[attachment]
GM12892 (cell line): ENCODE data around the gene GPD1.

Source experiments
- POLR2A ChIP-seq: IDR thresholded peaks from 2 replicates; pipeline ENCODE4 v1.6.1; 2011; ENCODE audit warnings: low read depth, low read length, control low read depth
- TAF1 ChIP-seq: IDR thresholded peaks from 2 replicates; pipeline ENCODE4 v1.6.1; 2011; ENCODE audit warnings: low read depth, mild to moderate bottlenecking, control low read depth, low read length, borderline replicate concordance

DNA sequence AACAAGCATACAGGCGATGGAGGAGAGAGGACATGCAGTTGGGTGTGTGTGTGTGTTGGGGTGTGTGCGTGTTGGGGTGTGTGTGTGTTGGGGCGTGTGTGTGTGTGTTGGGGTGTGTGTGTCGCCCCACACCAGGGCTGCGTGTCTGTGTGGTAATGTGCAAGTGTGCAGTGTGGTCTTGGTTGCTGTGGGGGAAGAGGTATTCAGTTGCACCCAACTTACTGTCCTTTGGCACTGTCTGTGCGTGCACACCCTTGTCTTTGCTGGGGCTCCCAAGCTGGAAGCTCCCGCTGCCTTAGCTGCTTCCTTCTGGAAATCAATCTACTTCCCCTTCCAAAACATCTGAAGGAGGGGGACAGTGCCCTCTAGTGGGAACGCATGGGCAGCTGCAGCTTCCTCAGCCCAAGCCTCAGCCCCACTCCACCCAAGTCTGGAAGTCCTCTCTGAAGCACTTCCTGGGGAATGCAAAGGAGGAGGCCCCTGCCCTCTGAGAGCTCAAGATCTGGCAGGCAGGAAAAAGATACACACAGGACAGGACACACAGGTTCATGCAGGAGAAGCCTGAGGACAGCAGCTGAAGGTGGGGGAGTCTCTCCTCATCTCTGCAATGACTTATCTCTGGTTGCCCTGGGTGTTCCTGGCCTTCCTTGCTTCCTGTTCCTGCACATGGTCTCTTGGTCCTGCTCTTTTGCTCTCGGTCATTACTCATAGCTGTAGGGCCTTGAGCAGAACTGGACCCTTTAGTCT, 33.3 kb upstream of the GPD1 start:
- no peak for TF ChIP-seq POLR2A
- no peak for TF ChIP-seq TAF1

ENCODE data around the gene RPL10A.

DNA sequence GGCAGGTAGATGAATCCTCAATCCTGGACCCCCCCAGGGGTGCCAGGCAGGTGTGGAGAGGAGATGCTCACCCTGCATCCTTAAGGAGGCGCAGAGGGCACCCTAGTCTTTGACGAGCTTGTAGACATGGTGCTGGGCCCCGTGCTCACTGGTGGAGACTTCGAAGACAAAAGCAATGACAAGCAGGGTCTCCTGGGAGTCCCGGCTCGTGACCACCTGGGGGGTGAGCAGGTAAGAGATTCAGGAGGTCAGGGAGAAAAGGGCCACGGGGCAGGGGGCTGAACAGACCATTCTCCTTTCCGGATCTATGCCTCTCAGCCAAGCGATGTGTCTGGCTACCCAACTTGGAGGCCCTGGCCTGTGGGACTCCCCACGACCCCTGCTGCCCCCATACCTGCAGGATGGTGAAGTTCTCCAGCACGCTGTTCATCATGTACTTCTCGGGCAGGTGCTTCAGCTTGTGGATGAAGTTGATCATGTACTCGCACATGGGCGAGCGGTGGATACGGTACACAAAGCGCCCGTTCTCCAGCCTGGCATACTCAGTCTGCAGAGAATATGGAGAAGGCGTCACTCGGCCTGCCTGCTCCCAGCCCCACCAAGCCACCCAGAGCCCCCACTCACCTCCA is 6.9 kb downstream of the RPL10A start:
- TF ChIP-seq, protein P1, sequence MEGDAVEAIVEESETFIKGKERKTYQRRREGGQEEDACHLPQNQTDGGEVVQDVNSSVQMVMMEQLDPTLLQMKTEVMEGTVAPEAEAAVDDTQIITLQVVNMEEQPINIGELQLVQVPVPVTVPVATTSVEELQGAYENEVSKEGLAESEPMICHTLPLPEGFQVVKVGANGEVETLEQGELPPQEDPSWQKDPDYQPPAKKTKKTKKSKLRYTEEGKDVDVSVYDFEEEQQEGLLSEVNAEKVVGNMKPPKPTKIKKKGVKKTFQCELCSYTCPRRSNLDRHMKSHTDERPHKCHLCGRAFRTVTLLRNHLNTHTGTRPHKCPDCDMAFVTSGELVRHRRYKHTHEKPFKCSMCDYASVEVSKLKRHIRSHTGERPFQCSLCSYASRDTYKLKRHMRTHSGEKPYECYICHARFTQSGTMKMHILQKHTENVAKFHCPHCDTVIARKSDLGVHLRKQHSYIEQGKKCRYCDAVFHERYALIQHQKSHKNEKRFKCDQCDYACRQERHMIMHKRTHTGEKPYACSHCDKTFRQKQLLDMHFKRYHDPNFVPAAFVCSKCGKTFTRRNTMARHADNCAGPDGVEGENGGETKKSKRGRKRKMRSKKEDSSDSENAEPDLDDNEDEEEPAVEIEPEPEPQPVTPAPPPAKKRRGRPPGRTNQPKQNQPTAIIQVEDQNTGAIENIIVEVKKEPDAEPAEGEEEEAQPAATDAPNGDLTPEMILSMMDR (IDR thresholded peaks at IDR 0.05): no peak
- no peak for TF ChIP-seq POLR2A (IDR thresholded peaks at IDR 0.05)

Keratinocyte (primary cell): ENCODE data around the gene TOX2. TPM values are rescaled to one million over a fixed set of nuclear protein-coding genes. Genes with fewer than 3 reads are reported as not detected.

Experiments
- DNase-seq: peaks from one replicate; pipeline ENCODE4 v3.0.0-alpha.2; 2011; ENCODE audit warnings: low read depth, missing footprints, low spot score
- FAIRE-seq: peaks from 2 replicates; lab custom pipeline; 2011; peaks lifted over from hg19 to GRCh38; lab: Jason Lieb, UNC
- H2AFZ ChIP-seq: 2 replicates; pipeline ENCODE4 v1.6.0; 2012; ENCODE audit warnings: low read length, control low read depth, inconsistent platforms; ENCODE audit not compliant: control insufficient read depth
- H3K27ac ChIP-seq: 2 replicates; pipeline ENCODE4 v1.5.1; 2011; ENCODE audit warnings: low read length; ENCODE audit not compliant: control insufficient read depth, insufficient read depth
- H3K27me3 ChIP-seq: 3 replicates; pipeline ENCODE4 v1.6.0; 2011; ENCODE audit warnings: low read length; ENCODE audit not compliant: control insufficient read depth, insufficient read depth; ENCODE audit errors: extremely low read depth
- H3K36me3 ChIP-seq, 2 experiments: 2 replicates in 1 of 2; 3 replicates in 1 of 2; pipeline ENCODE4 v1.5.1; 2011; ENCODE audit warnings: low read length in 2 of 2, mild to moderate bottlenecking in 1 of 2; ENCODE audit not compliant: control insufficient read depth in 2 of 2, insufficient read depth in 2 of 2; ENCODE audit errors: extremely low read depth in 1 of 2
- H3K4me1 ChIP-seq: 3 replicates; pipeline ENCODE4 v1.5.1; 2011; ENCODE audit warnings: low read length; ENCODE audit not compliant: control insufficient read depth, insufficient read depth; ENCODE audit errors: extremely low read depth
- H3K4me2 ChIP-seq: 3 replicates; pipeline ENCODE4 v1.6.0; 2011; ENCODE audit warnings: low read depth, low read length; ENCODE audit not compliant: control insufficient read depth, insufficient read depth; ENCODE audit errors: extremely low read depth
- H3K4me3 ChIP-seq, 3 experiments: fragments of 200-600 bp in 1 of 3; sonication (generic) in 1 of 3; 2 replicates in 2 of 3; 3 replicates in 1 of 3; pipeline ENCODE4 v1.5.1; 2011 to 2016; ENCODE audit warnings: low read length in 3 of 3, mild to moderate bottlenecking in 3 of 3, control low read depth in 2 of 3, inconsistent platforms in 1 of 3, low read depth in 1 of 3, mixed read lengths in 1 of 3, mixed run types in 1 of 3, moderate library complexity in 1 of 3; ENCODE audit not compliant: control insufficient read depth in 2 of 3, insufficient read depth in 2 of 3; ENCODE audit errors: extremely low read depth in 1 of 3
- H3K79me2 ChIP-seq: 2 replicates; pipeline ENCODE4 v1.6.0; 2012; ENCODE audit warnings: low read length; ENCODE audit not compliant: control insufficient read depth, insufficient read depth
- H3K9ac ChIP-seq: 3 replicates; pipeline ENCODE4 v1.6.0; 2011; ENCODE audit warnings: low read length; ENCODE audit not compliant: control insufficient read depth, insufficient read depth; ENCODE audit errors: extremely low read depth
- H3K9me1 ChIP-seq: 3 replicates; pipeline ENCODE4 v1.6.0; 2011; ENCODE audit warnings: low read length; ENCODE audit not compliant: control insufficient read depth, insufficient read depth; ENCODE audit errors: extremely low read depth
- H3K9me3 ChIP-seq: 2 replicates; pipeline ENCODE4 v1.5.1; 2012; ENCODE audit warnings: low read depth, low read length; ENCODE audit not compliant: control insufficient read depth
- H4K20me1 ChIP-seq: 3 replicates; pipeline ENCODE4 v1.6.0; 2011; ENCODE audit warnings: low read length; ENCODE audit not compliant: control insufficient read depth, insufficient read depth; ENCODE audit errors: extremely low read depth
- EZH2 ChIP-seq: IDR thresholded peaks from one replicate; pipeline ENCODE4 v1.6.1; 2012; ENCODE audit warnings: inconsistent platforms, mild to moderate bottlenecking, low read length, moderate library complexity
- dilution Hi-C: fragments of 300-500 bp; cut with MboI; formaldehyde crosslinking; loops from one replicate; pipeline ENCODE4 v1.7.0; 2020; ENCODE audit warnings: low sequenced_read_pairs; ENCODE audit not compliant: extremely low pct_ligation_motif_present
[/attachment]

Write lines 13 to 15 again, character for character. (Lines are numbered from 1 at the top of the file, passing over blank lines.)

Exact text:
Experiments
- DNase-seq: peaks from one replicate; pipeline ENCODE4 v3.0.0-alpha.2; 2011; ENCODE audit warnings: low read depth, missing footprints, low spot score
- FAIRE-seq: peaks from 2 replicates; lab custom pipeline; 2011; peaks lifted over from hg19 to GRCh38; lab: Jason Lieb, UNC